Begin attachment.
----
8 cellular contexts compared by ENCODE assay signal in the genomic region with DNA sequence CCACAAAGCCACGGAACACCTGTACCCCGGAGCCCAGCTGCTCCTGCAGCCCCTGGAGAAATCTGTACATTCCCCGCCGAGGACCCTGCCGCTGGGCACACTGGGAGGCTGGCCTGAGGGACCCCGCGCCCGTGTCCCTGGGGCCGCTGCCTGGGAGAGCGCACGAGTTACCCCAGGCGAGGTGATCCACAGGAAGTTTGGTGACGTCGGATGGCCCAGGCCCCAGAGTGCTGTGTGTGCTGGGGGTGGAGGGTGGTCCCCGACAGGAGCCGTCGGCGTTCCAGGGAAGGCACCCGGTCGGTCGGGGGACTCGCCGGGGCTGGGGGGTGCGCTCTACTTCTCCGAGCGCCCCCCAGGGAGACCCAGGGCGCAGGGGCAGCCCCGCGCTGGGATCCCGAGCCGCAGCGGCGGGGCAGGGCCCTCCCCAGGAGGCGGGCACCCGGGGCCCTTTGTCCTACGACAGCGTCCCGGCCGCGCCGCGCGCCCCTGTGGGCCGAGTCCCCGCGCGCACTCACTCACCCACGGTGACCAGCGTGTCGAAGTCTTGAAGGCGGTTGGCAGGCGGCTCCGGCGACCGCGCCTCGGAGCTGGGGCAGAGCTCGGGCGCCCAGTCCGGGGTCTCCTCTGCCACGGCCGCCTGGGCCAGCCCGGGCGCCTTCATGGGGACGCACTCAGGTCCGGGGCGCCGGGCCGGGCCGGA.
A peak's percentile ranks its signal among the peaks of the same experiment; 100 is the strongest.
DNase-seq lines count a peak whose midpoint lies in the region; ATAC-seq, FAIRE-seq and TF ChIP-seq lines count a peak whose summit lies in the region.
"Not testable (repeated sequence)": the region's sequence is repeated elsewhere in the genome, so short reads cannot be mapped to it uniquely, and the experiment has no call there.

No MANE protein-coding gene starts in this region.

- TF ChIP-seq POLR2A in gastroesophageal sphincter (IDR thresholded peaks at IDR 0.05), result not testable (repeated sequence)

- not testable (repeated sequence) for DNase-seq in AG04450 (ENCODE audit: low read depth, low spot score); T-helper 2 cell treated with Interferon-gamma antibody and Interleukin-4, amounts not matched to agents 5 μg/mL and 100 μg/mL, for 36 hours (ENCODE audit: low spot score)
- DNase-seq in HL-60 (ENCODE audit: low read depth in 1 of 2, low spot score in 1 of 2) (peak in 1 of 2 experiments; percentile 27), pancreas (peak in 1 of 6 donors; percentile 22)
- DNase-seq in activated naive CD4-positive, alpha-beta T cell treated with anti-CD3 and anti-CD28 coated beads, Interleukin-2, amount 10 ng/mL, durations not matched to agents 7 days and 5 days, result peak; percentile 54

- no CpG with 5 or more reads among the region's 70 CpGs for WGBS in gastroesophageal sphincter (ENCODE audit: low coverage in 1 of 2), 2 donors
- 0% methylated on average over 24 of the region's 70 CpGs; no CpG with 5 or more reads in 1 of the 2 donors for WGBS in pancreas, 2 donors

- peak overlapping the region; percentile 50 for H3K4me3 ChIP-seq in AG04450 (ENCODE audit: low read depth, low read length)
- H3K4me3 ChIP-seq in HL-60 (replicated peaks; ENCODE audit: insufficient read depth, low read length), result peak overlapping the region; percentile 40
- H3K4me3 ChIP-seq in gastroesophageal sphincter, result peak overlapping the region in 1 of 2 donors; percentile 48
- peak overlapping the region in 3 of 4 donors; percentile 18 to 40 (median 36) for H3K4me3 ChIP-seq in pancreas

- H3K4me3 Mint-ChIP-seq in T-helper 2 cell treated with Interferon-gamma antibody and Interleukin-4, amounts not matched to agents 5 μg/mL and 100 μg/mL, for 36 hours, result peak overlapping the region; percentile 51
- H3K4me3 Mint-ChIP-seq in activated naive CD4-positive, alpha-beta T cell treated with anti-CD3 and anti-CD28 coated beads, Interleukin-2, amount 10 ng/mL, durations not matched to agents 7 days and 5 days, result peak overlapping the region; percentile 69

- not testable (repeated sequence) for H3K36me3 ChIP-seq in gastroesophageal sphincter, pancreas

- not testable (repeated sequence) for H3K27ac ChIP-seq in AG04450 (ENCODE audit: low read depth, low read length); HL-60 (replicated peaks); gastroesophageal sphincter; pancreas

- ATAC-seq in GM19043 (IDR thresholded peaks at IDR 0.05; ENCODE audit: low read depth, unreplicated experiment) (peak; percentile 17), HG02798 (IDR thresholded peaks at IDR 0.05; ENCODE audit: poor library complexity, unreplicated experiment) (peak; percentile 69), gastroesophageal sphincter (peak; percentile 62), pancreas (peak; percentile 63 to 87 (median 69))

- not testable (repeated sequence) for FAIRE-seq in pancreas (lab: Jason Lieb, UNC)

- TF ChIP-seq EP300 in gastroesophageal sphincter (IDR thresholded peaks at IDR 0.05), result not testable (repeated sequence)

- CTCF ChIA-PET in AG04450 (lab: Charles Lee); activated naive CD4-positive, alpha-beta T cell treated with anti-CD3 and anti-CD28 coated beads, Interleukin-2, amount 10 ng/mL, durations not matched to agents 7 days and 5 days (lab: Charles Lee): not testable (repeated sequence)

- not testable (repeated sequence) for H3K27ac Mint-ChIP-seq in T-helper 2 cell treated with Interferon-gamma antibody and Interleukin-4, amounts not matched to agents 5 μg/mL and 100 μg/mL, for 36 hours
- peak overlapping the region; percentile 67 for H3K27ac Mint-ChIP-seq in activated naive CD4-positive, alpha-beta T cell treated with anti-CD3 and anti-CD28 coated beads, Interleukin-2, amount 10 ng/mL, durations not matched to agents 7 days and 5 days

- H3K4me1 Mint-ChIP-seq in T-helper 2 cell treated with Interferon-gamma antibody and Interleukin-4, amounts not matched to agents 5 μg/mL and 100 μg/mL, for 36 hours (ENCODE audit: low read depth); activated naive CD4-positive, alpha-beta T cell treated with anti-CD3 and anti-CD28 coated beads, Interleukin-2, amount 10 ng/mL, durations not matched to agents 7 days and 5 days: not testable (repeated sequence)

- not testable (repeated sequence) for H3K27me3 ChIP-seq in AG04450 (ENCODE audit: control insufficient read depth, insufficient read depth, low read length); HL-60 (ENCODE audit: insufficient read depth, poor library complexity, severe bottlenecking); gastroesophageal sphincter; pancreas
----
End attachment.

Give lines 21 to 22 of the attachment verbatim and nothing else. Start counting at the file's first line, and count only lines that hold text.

- not testable (repeated sequence) for FAIRE-seq in pancreas (lab: Jason Lieb, UNC)

- TF ChIP-seq EP300 in gastroesophageal sphincter (IDR thresholded peaks at IDR 0.05), result not testable (repeated sequence)